This panel will provide an educational review from a historical perspective of discrimination and the lack of diversity and equity in the military, including historical changes in military justice designed to remove these disparities. It will also discuss the status of these matters in today?s Armed Services.

The discussion will include a review of several historic/seminal courts-martials where minority Soldiers were convicted of crimes without adequate legal defense. It will include a brief discussion of the current findings related to disparity in military justice for minority service members. We will review several of the Defense Department?s initiatives related to diversity and inclusion. Finally, the discussion will include any current initiatives/measures to counter this historically inequitable treatment in each of the services.

This panel includes senior military veterans and retirees who have an interest and desire to help further the dialogue, understanding, and education of all legal professionals in these areas. The death of George Floyd has highlighted the fact that change is still needed.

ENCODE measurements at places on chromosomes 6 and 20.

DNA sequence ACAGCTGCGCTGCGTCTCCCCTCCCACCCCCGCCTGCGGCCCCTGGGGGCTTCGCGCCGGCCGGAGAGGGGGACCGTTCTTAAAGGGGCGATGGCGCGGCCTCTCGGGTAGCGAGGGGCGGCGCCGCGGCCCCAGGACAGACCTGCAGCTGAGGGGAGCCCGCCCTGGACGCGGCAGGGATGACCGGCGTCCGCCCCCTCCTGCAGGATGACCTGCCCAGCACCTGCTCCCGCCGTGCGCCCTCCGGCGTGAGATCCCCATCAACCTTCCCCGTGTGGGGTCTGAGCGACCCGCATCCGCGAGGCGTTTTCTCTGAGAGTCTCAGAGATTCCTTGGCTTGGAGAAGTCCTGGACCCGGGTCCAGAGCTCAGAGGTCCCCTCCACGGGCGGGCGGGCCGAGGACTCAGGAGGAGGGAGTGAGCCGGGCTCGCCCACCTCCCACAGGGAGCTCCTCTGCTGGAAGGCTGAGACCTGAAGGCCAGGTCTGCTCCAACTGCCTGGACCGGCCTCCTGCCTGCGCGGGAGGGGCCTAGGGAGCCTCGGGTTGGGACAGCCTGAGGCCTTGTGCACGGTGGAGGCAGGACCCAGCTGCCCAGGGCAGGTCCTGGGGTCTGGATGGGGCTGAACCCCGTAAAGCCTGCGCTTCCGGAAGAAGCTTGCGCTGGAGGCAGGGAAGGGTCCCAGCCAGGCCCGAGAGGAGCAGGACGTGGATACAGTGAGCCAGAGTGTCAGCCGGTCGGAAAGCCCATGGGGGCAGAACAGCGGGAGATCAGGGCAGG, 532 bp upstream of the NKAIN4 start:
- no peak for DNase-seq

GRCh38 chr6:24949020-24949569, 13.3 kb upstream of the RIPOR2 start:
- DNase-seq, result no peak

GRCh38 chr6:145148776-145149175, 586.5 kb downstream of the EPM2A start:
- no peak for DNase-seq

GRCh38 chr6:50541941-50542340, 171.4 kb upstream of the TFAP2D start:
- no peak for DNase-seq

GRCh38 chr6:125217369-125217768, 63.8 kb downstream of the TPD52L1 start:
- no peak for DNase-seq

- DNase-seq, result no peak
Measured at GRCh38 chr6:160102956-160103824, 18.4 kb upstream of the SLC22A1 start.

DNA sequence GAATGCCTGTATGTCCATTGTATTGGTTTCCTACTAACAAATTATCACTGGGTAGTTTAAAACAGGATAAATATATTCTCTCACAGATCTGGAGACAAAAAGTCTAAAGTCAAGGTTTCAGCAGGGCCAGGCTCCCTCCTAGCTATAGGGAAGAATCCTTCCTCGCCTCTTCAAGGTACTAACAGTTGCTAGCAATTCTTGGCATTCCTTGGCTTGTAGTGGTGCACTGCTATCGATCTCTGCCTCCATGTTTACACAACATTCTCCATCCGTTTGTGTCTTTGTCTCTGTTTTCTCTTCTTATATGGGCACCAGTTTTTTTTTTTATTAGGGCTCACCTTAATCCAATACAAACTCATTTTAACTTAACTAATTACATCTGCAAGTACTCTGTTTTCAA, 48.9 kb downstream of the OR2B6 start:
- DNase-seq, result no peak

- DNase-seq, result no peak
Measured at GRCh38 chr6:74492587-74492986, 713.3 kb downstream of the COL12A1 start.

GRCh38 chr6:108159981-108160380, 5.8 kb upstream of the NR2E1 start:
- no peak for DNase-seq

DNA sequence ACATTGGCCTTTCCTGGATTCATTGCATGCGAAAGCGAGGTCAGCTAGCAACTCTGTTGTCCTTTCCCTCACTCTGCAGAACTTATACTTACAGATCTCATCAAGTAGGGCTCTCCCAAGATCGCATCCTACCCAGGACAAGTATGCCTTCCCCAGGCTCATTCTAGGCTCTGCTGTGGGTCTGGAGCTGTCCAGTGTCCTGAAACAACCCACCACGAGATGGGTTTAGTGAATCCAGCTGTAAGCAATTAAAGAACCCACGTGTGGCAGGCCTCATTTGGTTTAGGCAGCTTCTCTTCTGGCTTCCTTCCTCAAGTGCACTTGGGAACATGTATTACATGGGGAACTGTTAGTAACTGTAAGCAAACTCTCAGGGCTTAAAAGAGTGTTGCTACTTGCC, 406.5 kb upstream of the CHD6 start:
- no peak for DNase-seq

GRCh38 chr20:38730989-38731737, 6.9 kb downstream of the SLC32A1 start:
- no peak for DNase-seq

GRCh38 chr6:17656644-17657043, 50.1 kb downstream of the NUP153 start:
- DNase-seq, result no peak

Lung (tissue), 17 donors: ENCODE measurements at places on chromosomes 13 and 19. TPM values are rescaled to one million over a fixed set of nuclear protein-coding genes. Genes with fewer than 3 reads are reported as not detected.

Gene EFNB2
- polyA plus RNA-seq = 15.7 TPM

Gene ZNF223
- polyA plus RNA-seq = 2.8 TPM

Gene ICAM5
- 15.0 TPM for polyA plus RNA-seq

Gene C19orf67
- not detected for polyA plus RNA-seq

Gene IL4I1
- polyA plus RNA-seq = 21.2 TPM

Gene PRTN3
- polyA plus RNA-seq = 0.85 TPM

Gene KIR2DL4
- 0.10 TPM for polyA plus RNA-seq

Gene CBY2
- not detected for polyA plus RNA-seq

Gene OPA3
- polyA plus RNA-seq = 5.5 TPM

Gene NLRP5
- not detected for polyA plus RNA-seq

PART 2 - Racial Disparity in the Services

Date: Tuesday, June 8, 2021
Time: 1:00 p.m. - 2:30 p.m. EDT
Register Here ?

This panel will provide an educational discussion of racial disparities in the Military Justice System and its impacts on mission effectiveness and readiness. The 1972 ?Report of the DOD Task Force on the Administration of Military Justice in the Armed Forces? talked about the lack of minority officers as a factor contributing to ineffectiveness and diminished readiness. Notably, there was a recent investigation at Fort Hood, TX into racial discrimination and sexual harassment of minority service members. The results of that investigation are pertinent to this discussion.

The discussion will include a review of the 1972 DOD Task Force Report and other relevant publications. It will highlight several seminal and historic cases relevant to this discussion on the disparity in military justice by commanders when determining the level of nonjudicial punishment or military justice action taken against a minority service member in comparison with a Caucasian service member.

Finally, the discussion will include recommendations and initiatives in each of the services towards correcting these disparities.

These webinars are jointly sponsored by the ABA Standing Committee on Armed Forces Law; co-sponsors include the ABA Coalition on Racial and Ethnic JusticeABA Commission on Hispanic Legal Rights & ResponsibilitiesABA Commission on Sexual Orientation and Gender Identity, and ABA Council for Diversity in the Educational Pipeline